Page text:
F-22 Taking Fire Again, One Expert Says 'Shame On Panetta'

Amid new pilot reports of in-flight oxygen issues, one expert says an independent review is needed.

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F-22 Raptors
A group of F-22 Raptors.

The Pentagon is under fire yet again after two more F-22 pilots experienced oxygen deprivation while flying in the most expensive fighter jet ever made, but the new incidents will not ground Raptors based near Iran.

Virginia Democratic Sen. Mark Warner and Illinois Republican Rep. Adam Kinzinger are demanding answers from the Pentagon after an F-22 pilot in Hawaii radioed in an oxygen-related emergency last Friday, which occurred just two weeks after a Raptor pilot in Virginia allegedly experienced his own bout of in-cockpit oxygen deprivation.

The lawmakers are alleging the number of oxygen-related issues reported by pilots of the Lockheed Martin-made fighter could be as high as 36, more than the 21 incidents the Air Force previously revealed to the lawmakers. The duo has asked Air Force Secretary Michael Donley for clarity on those differing figures.

Warner and Kinzinger also want the Air Force to cough up details about whether certain safety systems and subcomponents were properly tested as the oxygen-deprivation cases were mounting.

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Because several F-22 Raptor pilots have reported hypoxia symptoms mid-flight, Defense Secretary Leon Panetta hit the Air Force's prized fighter fleet with flight restrictions in May after growing worried about the jets being safe in all circumstances. Panetta limited the distances the F-22s can fly during a single mission, while also ordering a fleet-wide installation of an automatic backup oxygen system.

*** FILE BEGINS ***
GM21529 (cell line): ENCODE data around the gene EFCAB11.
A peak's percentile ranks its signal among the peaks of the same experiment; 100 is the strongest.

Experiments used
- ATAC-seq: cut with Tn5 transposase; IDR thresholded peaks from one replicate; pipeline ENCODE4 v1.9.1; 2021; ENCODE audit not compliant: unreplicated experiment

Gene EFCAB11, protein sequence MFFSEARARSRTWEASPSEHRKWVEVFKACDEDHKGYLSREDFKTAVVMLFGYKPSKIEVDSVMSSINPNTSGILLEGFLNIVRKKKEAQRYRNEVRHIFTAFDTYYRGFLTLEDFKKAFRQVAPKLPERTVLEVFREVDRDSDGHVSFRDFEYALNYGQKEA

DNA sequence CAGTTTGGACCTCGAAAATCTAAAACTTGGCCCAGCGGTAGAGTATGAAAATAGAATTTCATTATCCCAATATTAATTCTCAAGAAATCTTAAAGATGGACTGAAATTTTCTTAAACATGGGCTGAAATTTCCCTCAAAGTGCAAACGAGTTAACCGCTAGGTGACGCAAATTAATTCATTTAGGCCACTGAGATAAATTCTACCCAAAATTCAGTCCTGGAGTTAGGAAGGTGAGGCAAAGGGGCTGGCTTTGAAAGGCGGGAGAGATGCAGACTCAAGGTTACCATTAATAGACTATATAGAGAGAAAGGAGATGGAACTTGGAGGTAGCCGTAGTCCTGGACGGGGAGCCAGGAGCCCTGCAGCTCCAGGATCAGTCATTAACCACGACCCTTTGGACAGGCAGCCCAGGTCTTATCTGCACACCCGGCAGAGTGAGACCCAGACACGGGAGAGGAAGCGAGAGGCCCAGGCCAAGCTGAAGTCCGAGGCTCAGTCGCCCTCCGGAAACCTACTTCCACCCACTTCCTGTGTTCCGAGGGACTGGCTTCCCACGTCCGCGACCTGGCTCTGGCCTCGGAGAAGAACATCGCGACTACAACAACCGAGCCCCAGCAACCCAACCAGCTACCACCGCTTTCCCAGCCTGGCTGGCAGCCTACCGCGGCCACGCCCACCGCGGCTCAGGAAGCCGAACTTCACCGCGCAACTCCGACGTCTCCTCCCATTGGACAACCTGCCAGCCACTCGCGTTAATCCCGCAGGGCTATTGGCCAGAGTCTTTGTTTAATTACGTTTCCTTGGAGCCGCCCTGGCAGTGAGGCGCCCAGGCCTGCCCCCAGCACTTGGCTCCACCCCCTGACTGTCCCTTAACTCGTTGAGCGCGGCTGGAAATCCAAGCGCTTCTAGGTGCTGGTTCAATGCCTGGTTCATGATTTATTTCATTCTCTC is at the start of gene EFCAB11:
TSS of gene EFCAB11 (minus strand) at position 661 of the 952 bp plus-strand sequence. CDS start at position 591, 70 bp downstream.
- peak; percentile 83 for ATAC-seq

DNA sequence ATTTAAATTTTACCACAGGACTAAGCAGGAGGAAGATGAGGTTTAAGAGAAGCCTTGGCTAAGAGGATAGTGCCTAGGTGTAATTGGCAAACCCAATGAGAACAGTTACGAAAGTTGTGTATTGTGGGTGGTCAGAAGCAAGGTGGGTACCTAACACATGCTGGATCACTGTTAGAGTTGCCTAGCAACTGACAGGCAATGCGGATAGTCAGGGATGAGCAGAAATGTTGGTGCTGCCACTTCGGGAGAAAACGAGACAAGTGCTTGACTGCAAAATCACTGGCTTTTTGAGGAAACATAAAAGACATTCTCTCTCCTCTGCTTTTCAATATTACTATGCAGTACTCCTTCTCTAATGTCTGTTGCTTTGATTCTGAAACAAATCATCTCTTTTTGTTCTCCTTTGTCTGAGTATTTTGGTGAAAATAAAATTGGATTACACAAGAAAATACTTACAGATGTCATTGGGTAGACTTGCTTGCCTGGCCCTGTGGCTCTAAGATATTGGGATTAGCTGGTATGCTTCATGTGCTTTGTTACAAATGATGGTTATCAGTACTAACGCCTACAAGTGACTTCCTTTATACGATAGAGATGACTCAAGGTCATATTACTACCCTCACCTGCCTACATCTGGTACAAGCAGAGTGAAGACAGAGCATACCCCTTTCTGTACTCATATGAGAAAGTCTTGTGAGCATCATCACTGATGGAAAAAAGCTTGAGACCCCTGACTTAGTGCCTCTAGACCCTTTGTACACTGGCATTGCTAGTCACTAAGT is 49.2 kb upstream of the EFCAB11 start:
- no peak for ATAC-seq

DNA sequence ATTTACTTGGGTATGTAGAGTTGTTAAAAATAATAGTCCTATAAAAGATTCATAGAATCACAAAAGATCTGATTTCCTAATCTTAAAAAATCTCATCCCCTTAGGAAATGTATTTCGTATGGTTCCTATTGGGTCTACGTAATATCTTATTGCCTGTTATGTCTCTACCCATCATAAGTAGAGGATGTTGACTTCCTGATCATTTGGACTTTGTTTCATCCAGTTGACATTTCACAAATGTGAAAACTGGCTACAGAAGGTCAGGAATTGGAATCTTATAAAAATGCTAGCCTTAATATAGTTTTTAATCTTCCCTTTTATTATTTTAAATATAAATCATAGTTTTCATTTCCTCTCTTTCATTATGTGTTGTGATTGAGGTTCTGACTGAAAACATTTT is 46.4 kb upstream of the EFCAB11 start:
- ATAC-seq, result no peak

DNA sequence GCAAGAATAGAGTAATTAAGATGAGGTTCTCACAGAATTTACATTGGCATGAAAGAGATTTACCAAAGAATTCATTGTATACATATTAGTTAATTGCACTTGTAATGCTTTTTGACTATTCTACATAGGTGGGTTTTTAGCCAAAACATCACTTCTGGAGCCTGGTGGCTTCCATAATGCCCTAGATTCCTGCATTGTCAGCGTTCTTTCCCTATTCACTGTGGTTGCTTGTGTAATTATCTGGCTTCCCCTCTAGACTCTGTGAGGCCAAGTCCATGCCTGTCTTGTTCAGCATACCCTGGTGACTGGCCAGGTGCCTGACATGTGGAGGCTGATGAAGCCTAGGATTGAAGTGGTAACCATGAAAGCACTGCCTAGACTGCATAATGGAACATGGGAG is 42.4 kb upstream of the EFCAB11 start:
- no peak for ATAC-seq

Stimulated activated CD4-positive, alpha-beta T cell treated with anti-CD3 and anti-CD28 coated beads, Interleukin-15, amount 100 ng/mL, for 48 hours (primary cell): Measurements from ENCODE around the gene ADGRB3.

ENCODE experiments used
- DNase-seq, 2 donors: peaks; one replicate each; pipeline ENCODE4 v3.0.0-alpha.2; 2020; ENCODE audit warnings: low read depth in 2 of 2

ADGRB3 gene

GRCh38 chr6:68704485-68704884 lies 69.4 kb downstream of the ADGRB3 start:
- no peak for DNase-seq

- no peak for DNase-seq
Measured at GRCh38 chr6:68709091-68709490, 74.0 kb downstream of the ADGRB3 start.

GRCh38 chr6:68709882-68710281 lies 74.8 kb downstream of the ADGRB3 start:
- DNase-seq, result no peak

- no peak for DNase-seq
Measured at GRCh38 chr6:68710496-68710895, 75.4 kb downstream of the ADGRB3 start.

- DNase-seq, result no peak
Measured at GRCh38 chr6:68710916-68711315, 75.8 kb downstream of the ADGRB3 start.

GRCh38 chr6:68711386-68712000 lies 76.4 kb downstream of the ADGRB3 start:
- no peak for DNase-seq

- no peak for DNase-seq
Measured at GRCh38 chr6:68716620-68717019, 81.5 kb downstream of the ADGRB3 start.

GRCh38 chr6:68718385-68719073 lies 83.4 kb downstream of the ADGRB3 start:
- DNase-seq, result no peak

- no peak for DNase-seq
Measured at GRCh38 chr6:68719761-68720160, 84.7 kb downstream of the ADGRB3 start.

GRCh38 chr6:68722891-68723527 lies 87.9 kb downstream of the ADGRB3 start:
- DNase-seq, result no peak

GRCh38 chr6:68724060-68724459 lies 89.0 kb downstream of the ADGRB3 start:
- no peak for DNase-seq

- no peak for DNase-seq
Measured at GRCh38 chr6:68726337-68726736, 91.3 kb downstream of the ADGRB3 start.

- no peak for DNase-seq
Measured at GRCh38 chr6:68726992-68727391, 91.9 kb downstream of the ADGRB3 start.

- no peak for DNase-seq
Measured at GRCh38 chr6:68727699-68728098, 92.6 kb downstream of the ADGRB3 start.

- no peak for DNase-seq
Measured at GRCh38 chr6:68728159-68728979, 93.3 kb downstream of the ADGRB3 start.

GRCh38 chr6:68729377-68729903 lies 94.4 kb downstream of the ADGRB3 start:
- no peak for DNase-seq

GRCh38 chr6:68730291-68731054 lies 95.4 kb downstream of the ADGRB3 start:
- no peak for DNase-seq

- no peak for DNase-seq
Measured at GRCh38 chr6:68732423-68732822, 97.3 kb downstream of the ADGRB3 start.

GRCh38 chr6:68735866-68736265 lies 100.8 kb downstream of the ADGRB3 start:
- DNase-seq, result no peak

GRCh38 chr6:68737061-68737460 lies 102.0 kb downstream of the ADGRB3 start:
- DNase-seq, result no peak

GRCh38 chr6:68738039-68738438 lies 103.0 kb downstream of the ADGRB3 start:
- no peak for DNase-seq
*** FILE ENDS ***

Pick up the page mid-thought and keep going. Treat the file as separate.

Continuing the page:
But some experts told DOTMIL at that time that the F-22 restrictions are not that tight.

F-22 proponents, like Loren Thompson of the Lexington Institute, have said the Raptor fleet's problems should dissipate after the service completes a fleet-wide program to automate the fighters' oxygen systems.

"The most likely outcome is the Air Force will finish automating the oxygen system across the fleet, and gradually, the political system will forget about this," Thompson told DOTMIL in May.

The F-22 fleet has never been used in combat—though Pentagon officials say if a combat scenario called for the super-stealthy and super-fast jet's attributes, it would be used.

Pentagon officials in recent months sent a Raptor squadron to Al Dhafra Air Base in the United Arab Emirates, near the Iranian border. Some military analysts say the move was intended as a message to Tehran, which is resisting U.S. and Western attempts to halt its nuclear weapons program.

Asked whether the latest oxygen issues would affect the UAE-based squadron, the Pentagon's press secretary replied on Tuesday: "No, it does not."

Some critics say Panetta has not done enough, and are urging him to bring in an outside group to investigate problems with the service's prized fighter jet.

"The F-22 incidents seem to be accelerating in their occurrence. Without understanding their nature, the Air Force is playing with the pilots lives by keeping them in the air without knowing what the problem is, let alone having a solution in hand," says Winslow Wheeler, a former congressional defense aide now with the Project On Government Oversight.

"The Air Force has used up more than a year to sort this out. It has failed miserably," Wheeler says. "Clearly, it's time for an independent, objective investigation by a competent authority. Shame on Panetta for not going outside the interested parties for exploring the nature of the problem and fixing it."

As for the UAE-based squadron, Wheeler paints an ominous picture: "No one knows when, not whether, this problem will affect the pilots now deployed in the few F-22s in the Persian Gulf."

John T. Bennett covers national security and foreign policy for U.S. News & World Report. You can contact him at jbennett@usnews.com or follow him on Twitter.

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